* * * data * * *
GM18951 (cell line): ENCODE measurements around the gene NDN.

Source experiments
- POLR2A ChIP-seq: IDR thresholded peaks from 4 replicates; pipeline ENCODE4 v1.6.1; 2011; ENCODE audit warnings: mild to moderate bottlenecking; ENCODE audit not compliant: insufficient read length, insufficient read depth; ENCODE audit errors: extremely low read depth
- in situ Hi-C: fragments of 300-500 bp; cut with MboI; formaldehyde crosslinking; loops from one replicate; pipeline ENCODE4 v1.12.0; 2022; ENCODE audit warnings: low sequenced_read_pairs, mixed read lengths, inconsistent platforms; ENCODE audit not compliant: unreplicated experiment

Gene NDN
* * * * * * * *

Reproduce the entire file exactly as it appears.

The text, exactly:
GM18951 (cell line): ENCODE measurements around the gene NDN.

Source experiments
- POLR2A ChIP-seq: IDR thresholded peaks from 4 replicates; pipeline ENCODE4 v1.6.1; 2011; ENCODE audit warnings: mild to moderate bottlenecking; ENCODE audit not compliant: insufficient read length, insufficient read depth; ENCODE audit errors: extremely low read depth
- in situ Hi-C: fragments of 300-500 bp; cut with MboI; formaldehyde crosslinking; loops from one replicate; pipeline ENCODE4 v1.12.0; 2022; ENCODE audit warnings: low sequenced_read_pairs, mixed read lengths, inconsistent platforms; ENCODE audit not compliant: unreplicated experiment

Gene NDN